The blame game is heating up as it becomes increasingly clear there will be no new COVID-19 relief deal before the elections.
Even as party leaders inch closer to a deal on another huge package, both sides are girding for the near-certain prospect that it won't be enacted before Election Day.
In a barrage of rhetorical broadsides, both parties are jabbing across the aisle, accusing the other of blocking the compromise that might otherwise bring emergency health and economic relief to millions of Americans before Nov. 3.
Speaker Nancy Pelosi (D-Calif.) is laying the blame for the impasse squarely on President Trump and Senate Majority Leader Mitch McConnell (Ky.), accusing the GOP leaders of failing to put forth a package big enough to address the historic pandemic.
Trump and McConnell are firing back, accusing Pelosi of stonewalling to score political points by denying Trump a victory ahead of the election. And both parties are scrambling to protect vulnerable seats by casting the other as callous to the plight of suffering Americans — an eleventh-hour appeal to the sympathies of voters already heading to the polls.
There are risks for both parties. The fierce jockeying arrives as coronavirus cases are spiking around the country, jobless claims are on the rise, and neither side wants to bear the political backlash of inaction.
Pressed during Thursday’s debate why he can’t close a deal on a stimulus package, Trump immediately pointed his finger at Pelosi, whom he accused of playing politics with the victims of the pandemic.
And he predicted that House Democrats would pay a heavy price at the polls on Nov. 3, even though most election handicappers say there is virtually no chance of the GOP flipping the lower chamber.
“Nancy Pelosi doesn't want to approve it. I do,” Trump said during his debate with Joe Biden in Nashville.
“That's one of the reasons I think we're going to take over the House, because of her. Nancy Pelosi doesn't want to approve anything. … Nancy Pelosi does not want to approve it. We are ready, willing and able to do something. Don't forget, we've already approved three plans. … This one she doesn't want.
“It's near the election, because she thinks it helps her politically. I think it hurts her politically,” Trump added.
Pelosi, who’s leading the negotiations on another multitrillion-dollar relief package with Treasury Secretary Steven Mnuchin, has responded in kind. On Thursday she went after McConnell, who has opposed another massive stimulus bill and remains cold to the idea of staging a Senate vote before Nov. 3, even if Pelosi and Mnuchin win a deal.
"I think it is in range for us to pass it before the election," Pelosi told reporters in the Capitol. "But it's not up to me to decide what the Senate does."
On Friday she voiced a similar sentiment, but blamed Trump for failing to press Senate Republicans to act with greater urgency.
“We're writing the bill and hopefully we'll be able to resolve some of the other differences,” Pelosi said in an interview with MSNBC. “We could do that before the election — if the president wants to.”
Shrouded by the partisan attacks is the politically inconvenient detail that both sides have a reason to delay any stimulus vote until after the election. With Trump trailing badly in the polls, many Democrats simply don't want to lend a boost to his campaign just before most voters cast a ballot.
"The election is less than two weeks away, and I believe we'll be back in Washington a week or two after the elections and we can do something there,” Rep. Jim Clyburn (S.C.), the Democratic whip, told CNN this week. “At least elections will be behind us."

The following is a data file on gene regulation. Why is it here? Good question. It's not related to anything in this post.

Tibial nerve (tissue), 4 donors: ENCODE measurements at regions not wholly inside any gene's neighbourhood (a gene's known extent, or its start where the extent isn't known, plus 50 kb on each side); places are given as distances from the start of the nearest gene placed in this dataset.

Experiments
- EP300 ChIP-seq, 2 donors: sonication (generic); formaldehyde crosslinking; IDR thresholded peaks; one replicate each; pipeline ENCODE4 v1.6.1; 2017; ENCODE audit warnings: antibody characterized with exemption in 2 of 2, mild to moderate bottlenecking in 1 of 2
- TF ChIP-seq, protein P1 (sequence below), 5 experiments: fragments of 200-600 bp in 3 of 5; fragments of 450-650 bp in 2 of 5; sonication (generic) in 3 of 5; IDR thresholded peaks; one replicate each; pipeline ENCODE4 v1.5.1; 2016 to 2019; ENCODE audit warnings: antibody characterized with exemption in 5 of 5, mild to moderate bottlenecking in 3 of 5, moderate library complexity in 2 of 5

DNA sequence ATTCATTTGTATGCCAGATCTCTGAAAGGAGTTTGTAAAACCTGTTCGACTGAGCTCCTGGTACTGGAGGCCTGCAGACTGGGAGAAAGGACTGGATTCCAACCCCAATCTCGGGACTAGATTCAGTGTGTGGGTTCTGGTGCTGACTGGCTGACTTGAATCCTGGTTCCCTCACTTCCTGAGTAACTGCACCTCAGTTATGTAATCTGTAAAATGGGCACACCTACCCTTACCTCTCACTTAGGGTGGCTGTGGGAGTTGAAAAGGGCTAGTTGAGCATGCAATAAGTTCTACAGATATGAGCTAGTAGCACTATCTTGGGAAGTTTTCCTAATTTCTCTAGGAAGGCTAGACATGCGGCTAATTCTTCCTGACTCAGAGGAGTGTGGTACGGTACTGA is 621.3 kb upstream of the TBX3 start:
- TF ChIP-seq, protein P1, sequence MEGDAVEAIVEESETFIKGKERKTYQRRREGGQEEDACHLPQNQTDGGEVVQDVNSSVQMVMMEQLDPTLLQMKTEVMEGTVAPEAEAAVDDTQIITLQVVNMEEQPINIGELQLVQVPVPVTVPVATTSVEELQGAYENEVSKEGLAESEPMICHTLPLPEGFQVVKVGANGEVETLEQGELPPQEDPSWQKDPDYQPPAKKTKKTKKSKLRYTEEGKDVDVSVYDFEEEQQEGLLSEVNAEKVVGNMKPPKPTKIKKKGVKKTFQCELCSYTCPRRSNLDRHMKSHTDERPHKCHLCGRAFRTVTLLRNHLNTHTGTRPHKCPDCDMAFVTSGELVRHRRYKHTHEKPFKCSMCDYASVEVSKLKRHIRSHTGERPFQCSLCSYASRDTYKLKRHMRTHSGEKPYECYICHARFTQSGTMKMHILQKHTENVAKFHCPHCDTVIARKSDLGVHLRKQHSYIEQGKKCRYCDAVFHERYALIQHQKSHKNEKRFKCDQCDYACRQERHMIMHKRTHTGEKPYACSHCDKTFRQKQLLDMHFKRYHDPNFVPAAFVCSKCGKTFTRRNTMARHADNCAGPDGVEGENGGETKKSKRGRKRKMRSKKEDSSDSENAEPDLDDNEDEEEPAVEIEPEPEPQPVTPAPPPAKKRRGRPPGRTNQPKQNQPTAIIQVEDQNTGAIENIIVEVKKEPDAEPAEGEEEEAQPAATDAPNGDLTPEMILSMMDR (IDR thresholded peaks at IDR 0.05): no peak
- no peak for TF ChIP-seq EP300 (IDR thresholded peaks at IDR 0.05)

For McConnell, who’s fighting to preserve his slim majority, a pre-election vote risks highlighting stark divisions between Senate Republicans — most of whom oppose another huge relief bill out of deficit spending concerns — and their party's standard bearer in the Oval Office, who is pressing for quick passage and retains enormous popularity with the GOP base. At a closed-door lunch in the Capitol on Tuesday, McConnell told his conference that he’d pressed the White House to resist any deal with Pelosi before Nov. 3.
The sum of factors has made it increasingly unlikely that any agreement will reach Trump’s desk before Election Day.
"There could be an agreement, and I wouldn't say that's outside the realm of possibility,” Sen. John Thune (S.D.), the Republican whip, told reporters Friday in the Capitol. “But I think in terms of trying to process it mechanically across the floor of the House and the Senate and get it passed, I'd say the odds would be long of that."
Pelosi said Friday she’s still “optimistic” and that the two sides are close enough to “put pen to paper.” She’s directed her top committee chairmen to work out specific policy issues with their GOP counterparts. But there is still a wide chasm between Democrats and Republicans on two critical aspects of the package: emergency funding for cities and states, and liability protections demanded by McConnell.
Senate Appropriations Chairman Richard Shelby (R-Ala.) said he recently had spoken to Mnuchin and his Democratic counterpart, House Appropriations Chair Nita Lowey (D-N.Y.). But like Thune, Shelby said it would be an enormous lift to send a massive relief package to Trump’s desk before Election Day.
“I think it’s a very doubtful, slim chance that we’ll get any type of stimulus before the election,” Shelby told reporters Friday. “Anything can happen around here, but we’re scheduled to leave here Monday” after the vote to confirm Supreme Court nominee Amy Coney Barrett.
“I think at this point in time, Friday before the Monday we're scheduled to leave, it'd take a colossal get-together, just a huge get-together to put a stimulus package together, and I don't see it happening,” Shelby added. “That doesn't mean it couldn't happen. Probability, no. Possibility, very very slim.”